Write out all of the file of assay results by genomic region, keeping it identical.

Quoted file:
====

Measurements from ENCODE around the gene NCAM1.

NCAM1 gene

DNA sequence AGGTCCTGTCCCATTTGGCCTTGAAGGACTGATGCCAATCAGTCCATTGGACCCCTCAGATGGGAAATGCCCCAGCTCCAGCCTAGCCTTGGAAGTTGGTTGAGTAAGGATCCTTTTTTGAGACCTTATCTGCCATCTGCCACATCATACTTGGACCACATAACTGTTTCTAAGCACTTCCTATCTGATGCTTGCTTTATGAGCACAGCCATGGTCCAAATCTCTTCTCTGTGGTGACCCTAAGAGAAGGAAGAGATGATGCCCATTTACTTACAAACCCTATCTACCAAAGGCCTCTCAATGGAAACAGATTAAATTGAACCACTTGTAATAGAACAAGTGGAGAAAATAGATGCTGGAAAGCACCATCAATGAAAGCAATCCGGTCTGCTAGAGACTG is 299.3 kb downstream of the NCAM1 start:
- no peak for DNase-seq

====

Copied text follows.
Measurements from ENCODE around the gene NCAM1.

NCAM1 gene

DNA sequence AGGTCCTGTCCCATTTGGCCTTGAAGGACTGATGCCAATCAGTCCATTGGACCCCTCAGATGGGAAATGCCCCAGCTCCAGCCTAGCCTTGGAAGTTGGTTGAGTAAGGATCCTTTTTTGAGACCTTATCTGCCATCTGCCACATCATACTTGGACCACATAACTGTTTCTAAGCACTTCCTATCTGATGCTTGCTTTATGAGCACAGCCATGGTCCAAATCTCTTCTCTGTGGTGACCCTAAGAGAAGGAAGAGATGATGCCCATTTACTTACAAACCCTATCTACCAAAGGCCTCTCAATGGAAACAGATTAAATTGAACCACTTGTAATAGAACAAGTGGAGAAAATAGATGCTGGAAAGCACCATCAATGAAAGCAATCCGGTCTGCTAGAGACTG is 299.3 kb downstream of the NCAM1 start:
- no peak for DNase-seq